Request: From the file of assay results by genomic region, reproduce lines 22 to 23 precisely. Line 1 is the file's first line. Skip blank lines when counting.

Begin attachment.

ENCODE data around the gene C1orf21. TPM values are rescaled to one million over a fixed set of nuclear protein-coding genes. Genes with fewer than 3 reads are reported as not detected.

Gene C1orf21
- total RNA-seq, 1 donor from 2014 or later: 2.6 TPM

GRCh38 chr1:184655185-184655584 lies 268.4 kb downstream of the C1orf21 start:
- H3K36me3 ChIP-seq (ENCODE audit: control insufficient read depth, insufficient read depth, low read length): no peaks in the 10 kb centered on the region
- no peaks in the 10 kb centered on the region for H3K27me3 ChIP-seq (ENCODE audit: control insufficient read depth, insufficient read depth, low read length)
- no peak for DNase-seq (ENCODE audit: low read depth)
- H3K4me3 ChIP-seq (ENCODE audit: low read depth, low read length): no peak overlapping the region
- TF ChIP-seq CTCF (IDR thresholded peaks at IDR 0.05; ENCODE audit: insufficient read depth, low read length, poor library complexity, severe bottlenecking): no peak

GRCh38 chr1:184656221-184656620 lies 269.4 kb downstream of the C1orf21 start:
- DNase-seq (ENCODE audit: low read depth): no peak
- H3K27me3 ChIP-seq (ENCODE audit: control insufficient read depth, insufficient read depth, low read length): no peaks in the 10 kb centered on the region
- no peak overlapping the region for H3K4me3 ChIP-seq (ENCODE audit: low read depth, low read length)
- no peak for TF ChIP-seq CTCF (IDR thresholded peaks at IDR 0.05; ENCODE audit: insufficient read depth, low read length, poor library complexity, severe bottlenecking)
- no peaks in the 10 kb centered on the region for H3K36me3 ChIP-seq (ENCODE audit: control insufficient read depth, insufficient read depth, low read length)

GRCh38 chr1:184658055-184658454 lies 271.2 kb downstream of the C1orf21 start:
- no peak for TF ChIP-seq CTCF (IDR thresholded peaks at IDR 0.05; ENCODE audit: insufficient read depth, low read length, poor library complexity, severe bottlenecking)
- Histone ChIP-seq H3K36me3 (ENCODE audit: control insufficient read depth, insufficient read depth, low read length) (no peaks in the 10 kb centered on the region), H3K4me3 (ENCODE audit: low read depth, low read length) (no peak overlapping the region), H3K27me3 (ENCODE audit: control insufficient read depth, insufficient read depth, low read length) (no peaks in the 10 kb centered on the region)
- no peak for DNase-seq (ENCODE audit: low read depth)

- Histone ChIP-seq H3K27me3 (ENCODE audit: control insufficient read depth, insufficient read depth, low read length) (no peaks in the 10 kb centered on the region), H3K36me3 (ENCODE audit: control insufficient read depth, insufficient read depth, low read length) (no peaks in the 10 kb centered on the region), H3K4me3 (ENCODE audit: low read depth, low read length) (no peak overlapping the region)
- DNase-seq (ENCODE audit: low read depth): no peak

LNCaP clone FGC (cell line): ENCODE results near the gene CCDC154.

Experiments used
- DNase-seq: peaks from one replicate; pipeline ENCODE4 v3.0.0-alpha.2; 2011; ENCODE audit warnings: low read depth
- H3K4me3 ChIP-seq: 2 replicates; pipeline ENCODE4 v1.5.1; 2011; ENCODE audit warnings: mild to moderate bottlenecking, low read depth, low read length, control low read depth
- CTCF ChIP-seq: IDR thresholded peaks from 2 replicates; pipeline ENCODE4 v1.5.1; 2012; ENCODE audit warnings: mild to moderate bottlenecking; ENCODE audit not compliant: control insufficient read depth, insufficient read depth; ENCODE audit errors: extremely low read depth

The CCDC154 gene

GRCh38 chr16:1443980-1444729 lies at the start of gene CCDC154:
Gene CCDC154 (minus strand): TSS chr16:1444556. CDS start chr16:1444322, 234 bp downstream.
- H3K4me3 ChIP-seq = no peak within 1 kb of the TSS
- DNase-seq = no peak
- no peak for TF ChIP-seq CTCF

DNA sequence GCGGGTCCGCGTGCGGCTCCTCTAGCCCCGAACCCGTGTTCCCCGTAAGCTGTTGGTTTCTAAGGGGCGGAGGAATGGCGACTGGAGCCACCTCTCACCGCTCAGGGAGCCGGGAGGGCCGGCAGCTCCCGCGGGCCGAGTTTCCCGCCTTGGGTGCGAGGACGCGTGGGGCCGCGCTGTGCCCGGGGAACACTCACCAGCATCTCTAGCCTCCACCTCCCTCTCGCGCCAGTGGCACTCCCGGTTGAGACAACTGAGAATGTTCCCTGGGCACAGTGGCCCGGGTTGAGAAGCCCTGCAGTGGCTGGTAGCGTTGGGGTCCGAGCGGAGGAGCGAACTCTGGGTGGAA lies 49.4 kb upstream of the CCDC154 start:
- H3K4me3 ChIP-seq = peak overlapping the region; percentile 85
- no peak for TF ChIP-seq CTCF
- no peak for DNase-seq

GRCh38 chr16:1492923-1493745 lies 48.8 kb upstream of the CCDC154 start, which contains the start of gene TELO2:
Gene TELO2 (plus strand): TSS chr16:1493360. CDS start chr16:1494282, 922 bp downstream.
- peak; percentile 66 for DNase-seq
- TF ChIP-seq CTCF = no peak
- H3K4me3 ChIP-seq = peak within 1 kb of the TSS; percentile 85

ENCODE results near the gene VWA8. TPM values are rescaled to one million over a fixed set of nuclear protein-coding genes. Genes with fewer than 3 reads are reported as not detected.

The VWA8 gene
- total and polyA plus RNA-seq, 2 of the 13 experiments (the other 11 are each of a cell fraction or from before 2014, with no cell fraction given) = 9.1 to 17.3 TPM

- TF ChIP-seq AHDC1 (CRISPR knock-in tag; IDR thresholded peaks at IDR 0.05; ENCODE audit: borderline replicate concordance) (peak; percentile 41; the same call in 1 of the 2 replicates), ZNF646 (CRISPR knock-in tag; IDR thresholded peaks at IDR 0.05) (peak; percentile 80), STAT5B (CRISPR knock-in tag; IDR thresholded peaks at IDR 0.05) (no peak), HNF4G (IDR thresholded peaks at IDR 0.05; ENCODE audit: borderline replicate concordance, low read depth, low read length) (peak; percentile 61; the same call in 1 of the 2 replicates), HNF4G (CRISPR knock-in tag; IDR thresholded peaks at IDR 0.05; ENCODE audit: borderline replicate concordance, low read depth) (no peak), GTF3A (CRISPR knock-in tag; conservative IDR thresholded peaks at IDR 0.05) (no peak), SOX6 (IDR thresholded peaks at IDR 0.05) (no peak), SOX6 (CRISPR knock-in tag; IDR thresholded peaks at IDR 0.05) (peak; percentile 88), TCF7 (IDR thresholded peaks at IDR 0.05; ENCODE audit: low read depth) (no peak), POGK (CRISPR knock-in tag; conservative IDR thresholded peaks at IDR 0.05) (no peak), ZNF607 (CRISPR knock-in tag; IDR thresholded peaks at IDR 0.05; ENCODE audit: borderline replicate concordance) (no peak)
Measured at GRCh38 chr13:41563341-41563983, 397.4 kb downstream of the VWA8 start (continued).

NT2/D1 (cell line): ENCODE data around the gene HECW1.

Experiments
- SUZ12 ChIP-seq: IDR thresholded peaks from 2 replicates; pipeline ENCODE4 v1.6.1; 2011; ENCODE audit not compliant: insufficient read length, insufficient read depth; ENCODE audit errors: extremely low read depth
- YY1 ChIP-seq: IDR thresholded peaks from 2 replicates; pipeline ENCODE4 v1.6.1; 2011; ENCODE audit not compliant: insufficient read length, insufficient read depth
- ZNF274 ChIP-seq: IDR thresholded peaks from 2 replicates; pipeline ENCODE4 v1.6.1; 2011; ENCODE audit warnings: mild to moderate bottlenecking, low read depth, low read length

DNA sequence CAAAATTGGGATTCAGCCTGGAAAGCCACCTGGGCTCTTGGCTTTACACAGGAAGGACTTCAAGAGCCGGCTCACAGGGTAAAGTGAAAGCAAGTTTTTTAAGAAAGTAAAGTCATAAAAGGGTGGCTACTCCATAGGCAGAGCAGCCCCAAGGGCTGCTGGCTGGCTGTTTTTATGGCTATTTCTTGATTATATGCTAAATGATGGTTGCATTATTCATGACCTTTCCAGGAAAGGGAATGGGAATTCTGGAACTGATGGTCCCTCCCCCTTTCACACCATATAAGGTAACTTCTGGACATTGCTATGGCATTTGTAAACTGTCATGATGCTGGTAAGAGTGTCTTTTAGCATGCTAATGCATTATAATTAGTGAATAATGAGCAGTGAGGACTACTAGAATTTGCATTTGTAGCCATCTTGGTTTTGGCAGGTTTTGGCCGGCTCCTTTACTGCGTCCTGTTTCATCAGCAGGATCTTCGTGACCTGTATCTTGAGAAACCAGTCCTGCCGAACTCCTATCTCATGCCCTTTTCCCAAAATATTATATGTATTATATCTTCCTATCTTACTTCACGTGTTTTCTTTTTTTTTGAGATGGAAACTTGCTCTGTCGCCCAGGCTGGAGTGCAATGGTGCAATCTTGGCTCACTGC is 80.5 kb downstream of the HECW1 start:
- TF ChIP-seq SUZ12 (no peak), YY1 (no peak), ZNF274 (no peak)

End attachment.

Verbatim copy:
LNCaP clone FGC (cell line): ENCODE results near the gene CCDC154.

Experiments used